A cheering crowd of sailors on board the coronavirus-stricken aircraft carrier USS Theodore Roosevelt bid farewell to their captain as he disembarked the ship Friday, video footage circulating on social media showed, one day after the commander was removed by the Navy for alerting his superiors about the virus outbreak on the vessel.
Video clips showed that service members gathered around Captain Brett Crozier as he made his way off the ship through a hangar. "Captain Crozier!" they chanted repeatedly in chorus while clapping hands.
"Wrongfully relieved of command but did right by the sailors," read a tweet by Dylan Castillo with an embedded video showing the scene.
Crozier was relieved of his duty for speaking out in a recent internal letter to higher-ranking officials about what he viewed as the Pentagon's insufficient response to a coronavirus outbreak on the nuclear-powered aircraft carrier, which is currently docking in Guam.
In the letter, which was first made public by the San Francisco Chronicle, Crozier asked the Pentagon to facilitate in moving 90 percent of the crew into isolation for two weeks on Guam, otherwise "we are failing to properly take care of our most trusted asset - our Sailors."
"Decisive action is required. Removing the majority of personnel from a deployed US nuclear aircraft carrier and isolating them for two weeks may seem like an extraordinary measure," the letter read. "Keeping over 4,000 young men and women on board the TR is an unnecessary risk and breaks faith with those Sailors entrusted to our care."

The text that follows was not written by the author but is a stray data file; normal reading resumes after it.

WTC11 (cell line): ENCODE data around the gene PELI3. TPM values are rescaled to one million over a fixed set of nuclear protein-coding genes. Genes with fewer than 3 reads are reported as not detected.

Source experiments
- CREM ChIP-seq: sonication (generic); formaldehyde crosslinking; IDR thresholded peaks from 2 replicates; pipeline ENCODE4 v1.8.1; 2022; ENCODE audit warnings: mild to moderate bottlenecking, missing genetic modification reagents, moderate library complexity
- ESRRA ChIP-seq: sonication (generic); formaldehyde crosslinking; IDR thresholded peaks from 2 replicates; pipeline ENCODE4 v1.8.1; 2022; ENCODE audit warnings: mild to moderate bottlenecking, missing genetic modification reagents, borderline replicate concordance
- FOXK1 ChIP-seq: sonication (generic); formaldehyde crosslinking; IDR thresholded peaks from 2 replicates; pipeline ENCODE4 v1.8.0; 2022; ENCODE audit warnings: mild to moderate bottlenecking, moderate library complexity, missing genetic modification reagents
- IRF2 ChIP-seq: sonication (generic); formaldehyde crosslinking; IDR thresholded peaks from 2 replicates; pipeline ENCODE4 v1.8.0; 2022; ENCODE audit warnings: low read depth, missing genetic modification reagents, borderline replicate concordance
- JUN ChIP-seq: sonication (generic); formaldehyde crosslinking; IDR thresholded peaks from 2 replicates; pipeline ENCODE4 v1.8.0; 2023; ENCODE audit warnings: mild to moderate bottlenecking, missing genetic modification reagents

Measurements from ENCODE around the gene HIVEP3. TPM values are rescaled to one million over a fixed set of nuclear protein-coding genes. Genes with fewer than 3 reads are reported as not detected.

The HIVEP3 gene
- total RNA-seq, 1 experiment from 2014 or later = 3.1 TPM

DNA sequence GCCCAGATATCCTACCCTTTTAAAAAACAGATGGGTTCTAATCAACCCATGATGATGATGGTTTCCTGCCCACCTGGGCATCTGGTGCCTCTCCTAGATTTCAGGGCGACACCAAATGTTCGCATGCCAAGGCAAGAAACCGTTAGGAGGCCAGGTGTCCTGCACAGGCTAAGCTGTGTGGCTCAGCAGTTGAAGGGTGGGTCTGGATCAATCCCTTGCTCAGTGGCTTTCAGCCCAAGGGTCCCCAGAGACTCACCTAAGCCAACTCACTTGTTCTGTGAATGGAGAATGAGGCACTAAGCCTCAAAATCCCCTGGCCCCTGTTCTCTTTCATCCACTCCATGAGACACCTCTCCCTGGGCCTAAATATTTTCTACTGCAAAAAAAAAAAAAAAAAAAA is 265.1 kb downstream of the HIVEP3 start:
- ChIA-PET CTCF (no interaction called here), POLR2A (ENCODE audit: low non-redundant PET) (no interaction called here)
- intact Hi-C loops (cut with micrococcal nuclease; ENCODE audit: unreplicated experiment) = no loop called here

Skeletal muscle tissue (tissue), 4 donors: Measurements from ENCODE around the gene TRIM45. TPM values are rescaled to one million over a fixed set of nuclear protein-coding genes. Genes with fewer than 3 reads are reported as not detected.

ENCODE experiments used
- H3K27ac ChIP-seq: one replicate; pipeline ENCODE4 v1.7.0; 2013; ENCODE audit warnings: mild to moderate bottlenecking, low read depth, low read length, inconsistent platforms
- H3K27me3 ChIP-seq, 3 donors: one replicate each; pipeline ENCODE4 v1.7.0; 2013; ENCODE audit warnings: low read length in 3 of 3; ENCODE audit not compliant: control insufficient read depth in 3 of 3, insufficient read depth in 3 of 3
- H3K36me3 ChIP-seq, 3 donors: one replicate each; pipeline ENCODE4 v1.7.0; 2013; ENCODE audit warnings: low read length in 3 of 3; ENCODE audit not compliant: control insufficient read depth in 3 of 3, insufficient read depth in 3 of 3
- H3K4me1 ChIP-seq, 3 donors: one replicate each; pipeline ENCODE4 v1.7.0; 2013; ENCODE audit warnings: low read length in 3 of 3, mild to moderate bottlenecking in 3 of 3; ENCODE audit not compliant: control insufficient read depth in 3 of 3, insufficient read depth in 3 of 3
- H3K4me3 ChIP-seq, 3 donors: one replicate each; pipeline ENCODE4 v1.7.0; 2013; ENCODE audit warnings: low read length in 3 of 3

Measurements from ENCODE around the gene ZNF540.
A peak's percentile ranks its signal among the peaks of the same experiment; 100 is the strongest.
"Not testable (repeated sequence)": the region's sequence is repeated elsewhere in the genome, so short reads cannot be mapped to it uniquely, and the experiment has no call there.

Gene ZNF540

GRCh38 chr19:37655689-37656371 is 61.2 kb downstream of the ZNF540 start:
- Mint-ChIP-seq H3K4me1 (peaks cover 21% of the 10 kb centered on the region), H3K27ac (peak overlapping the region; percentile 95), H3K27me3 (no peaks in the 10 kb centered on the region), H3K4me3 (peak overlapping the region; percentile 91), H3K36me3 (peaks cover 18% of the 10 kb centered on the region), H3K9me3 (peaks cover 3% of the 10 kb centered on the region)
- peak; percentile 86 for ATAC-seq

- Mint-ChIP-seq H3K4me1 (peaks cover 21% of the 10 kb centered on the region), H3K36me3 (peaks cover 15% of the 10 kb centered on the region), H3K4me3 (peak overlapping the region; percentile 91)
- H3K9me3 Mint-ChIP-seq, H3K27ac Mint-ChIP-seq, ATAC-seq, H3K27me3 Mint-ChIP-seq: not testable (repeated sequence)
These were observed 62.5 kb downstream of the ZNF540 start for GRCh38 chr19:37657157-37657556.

Acting Navy Secretary Thomas Modly announced Crozier's removal Thursday, for the reason that he allowed "the complexity of his challenge with the COVID breakout on the ship to overwhelm his ability to act professionally when acting professionally was what was needed at the time."
The drama became increasingly political Friday as a group of Democratic senators urged Acting Inspector General for the Department of Defense Glenn Fine to launch a formal investigation into the Navy's response to the COVID-19 outbreak on the Roosevelt, as well as its decision to fire the captain.
"It is essential that your office conduct a comprehensive investigation to avoid any potential conflicts of interest within the Navy chain of command, and we encourage you to evaluate all relevant matters associated with the dismissal and the outbreak on the ship," the senators wrote in a letter to Fine.
Former Vice President and Democratic presidential candidate Joe Biden voiced support for Crozier, saying in a tweet that "Captain Crozier was faithful to his duty - both to his sailors and his country."
"Navy leadership sent a chilling message about speaking truth to power. The poor judgment here belongs to the Trump Admin, not a courageous officer trying to protect his sailors," he added.
Modly on Thursday acknowledged Crozier's popularity. "I am entirely convinced that your Commanding Officer loves you, and that he had you at the center of his heart and mind in every decision that he has made. I also know that you have great affection, and love, for him as well," he said.
As of Friday, 41 percent of the crew had been tested for COVID-19, yielding 137 positive results, the Navy said, adding that 400 more sailors testing negative will be moved to hotels in Guam for quarantine, bringing the total of those transferred to 576.
The Navy planned to move 2,700 of the roughly 5,000 service members off the Roosevelt, leaving the rest of the crew on board to maintain the ship's operation.
Meanwhile, some positive COVID-19 tests have emerged on aircraft carrier USS Donald Reagan, U.S. media reported citing defense officials.